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Revision as of 08:23, 13 March 2010 by MichalSvoboda (Talk | contribs)

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Use case: SVN server

How I built a SELinux based server that holds the SVN repos of all our projects. Same thought patterns can be applied to securing any other sharing technology, not just SVN.


  1. SVN should be confined to its own domain
  2. Access to SVN should be provided via SSH
  3. SVN data should be labeled by own type with only SVN having access to them
  4. Various SVN repos should be restricted only to certain people (ie. the project members)
  5. Within this restriction, some people should be granted read-only access
  6. Regular backups!

The policy module

I based the server on Debian 5.0, therefore I was dealing with quite an old release of refpolicy 2:0.0.20080702-16 (even for the launch time of the distro). Much water has passed since then so some things might need adjusting for newer refpolicies (I'll indicate those I know about).

The SVN module is pretty straightforward once you match the requirements to known macros. I'll start with the interface because it makes a line to follow.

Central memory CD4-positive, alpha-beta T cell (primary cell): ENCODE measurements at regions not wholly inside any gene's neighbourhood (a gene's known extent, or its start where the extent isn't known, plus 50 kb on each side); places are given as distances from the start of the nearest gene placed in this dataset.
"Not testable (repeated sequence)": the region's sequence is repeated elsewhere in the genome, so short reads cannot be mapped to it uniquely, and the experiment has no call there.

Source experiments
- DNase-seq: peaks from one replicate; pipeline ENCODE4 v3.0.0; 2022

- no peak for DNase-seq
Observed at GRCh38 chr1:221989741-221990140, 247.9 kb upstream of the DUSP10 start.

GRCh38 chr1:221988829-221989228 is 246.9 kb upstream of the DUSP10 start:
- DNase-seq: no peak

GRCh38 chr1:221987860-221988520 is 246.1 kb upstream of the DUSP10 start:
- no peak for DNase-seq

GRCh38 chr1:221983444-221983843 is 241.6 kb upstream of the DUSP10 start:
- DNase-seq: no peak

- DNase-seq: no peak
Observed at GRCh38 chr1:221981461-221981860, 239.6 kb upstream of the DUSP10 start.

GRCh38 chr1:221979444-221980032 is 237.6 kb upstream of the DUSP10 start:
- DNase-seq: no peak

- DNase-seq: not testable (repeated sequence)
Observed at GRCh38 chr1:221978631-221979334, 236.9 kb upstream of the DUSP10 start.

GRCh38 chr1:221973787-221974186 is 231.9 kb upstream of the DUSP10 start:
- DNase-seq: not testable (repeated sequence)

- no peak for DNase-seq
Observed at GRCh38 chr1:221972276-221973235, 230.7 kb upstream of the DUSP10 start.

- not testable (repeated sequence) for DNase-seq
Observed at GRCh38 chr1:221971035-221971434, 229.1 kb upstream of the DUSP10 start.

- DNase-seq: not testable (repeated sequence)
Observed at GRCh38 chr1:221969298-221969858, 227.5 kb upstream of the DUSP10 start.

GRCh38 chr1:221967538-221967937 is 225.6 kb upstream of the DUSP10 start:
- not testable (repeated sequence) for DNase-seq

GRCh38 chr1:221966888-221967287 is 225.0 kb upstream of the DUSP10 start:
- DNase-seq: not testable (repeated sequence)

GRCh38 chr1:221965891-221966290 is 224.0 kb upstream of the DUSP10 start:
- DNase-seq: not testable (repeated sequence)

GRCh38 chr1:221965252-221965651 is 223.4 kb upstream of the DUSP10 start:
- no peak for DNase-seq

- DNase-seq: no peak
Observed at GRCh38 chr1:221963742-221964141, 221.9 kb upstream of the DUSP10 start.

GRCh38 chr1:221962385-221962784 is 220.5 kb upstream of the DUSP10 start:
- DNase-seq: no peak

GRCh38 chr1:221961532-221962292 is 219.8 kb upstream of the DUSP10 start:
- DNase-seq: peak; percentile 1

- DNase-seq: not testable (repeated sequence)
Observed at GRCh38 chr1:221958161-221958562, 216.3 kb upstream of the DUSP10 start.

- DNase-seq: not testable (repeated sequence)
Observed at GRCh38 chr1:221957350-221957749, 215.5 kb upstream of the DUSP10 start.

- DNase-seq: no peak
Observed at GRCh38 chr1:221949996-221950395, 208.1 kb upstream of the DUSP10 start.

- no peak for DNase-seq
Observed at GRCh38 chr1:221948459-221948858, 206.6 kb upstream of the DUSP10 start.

type svn_t, svn_exec_t, $1;    
               role $2;                       
       role $2 types svn_t;                 



               type svnadmin_t, svnadmin_exec_t, $1;
               role $2;                             
       role $2 types svnadmin_t;

') The first two macros are the classical 'allow-$1 to transition to another type and add that type to their $2 role'. interface(`svn_manage_data',`

               type svndata_t, $1;
               class file { manage_file_perms };
               class dir { manage_dir_perms };
       allow $1 svndata_t : file { manage_file_perms };
       allow $1 svndata_t : dir { manage_dir_perms };

') This macro will grant the $1 type access to manipulate our precious SVN repos.